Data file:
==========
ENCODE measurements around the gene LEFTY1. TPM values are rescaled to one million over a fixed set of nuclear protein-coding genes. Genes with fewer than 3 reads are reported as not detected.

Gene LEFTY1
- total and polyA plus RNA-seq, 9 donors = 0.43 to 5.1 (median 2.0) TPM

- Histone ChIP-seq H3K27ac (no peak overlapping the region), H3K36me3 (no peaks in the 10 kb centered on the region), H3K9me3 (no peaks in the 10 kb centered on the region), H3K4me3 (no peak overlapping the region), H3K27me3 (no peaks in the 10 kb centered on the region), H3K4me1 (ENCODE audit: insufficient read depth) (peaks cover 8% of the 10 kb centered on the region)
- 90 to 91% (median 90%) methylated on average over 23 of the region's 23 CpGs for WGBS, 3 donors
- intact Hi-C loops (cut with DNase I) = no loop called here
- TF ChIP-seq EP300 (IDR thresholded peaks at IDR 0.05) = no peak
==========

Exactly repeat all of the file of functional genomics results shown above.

ENCODE measurements around the gene LEFTY1. TPM values are rescaled to one million over a fixed set of nuclear protein-coding genes. Genes with fewer than 3 reads are reported as not detected.

Gene LEFTY1
- total and polyA plus RNA-seq, 9 donors = 0.43 to 5.1 (median 2.0) TPM

- Histone ChIP-seq H3K27ac (no peak overlapping the region), H3K36me3 (no peaks in the 10 kb centered on the region), H3K9me3 (no peaks in the 10 kb centered on the region), H3K4me3 (no peak overlapping the region), H3K27me3 (no peaks in the 10 kb centered on the region), H3K4me1 (ENCODE audit: insufficient read depth) (peaks cover 8% of the 10 kb centered on the region)
- 90 to 91% (median 90%) methylated on average over 23 of the region's 23 CpGs for WGBS, 3 donors
- intact Hi-C loops (cut with DNase I) = no loop called here
- TF ChIP-seq EP300 (IDR thresholded peaks at IDR 0.05) = no peak